A short post today with a question for our readers.
A number of years ago there was a popular piece by Alison Blank titled Math is not linear, which gave a number of ideas about the order in which we teach mathematics. A curriculum writer has to grapple with the fact that, although math is not linear, time is. Hermione Granger’s time turner does not actually exist. Tuesday comes after Monday, and Tuesday’s lesson comes after Monday’s lesson and, in the end, a teacher has to decide what to teach on each day; that is, they have to decide on a linear order in which to teach mathematics. The gist of “Math is not linear” is that that order need not be a dry march through a logical hierarchy of topics. You can, as Blank says, go on tangents, foreshadow topics to come, connect back to previous topics, and give students problems that create a need for a new topic. These are all great ideas.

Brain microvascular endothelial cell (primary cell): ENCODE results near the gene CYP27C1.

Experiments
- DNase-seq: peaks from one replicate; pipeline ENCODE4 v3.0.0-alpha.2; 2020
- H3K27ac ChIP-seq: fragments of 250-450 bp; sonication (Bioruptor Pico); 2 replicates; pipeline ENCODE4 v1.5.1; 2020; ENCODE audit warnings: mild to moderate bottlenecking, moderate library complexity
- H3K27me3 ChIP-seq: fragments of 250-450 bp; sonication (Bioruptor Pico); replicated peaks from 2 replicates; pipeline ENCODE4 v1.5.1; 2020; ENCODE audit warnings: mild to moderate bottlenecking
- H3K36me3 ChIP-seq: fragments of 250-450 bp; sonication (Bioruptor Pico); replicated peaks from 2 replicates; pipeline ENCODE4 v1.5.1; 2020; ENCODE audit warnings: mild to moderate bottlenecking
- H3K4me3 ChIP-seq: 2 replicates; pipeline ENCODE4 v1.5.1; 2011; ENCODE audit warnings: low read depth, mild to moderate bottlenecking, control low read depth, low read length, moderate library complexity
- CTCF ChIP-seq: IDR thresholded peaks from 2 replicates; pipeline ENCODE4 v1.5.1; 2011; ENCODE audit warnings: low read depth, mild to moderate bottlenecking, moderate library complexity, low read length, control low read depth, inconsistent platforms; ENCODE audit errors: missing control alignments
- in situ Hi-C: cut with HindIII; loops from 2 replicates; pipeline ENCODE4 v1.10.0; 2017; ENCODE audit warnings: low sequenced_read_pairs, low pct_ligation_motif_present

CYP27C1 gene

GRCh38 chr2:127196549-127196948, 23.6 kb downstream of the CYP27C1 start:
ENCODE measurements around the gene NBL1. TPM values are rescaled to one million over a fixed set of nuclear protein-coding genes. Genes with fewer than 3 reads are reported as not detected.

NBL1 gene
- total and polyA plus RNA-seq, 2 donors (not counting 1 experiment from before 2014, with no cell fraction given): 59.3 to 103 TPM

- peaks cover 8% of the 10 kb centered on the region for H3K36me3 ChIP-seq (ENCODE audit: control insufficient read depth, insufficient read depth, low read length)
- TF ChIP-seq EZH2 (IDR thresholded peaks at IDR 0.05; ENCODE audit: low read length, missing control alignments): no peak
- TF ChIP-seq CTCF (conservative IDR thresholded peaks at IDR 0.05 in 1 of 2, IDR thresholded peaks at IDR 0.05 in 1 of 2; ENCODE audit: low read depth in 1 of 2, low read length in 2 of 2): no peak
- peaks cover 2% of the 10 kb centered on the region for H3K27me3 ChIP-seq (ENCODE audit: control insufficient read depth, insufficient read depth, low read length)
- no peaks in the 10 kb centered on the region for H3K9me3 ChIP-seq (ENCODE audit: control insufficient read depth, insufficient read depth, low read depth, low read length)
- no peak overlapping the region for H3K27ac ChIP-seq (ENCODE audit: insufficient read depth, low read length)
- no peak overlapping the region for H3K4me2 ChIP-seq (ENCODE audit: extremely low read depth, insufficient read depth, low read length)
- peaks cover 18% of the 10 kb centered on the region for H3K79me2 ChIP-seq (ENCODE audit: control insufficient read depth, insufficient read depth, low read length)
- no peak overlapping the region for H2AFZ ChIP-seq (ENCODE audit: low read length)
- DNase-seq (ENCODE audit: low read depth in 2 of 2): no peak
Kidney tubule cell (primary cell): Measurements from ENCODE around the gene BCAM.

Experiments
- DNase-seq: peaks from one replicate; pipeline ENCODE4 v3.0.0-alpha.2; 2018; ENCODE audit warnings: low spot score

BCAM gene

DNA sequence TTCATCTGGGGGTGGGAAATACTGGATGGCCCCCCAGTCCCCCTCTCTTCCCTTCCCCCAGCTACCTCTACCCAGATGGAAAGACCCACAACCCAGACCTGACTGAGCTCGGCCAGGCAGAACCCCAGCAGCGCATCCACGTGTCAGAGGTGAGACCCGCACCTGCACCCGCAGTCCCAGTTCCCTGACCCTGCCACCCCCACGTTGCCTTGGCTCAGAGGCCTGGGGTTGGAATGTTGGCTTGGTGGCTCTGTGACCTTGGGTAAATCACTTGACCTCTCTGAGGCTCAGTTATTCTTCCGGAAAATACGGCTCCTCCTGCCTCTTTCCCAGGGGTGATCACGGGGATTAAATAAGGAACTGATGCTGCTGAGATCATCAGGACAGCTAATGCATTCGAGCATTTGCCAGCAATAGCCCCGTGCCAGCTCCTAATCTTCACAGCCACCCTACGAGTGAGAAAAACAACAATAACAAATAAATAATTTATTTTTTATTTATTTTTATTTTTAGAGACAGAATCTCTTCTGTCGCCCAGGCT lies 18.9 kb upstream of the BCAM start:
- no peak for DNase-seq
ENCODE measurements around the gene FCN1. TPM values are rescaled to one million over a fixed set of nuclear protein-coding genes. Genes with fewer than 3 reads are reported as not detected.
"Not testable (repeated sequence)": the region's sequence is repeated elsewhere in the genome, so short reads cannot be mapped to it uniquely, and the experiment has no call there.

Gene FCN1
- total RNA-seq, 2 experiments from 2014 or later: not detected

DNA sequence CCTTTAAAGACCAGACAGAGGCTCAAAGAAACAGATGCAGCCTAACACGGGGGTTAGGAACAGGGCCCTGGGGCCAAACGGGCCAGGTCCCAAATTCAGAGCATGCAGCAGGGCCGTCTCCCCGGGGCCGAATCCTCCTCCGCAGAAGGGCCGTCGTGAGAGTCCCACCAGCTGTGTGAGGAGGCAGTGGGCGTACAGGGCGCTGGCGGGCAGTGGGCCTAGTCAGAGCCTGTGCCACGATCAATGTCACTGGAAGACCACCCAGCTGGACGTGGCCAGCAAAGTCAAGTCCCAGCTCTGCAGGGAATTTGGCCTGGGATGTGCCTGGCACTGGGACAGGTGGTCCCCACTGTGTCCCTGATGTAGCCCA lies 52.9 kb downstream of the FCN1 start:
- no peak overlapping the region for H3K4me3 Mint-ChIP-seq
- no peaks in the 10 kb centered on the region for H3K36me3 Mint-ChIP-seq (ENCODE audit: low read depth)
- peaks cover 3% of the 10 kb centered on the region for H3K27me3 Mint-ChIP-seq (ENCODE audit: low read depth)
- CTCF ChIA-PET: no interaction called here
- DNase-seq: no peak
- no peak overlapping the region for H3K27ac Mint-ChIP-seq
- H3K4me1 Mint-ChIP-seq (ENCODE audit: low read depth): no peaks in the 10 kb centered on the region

Our question is: what other ideas do people have to make sure that the sequence of lessons in a course makes sense to students and makes sense mathematically? Do you recommend any books or articles that might help answer these questions? We have some ideas and will be writing some posts about them, but want to hear from the community as well. Please feel free to share your thoughts in the comments, or on Twitter with @IllustrateMath, #timeislinear.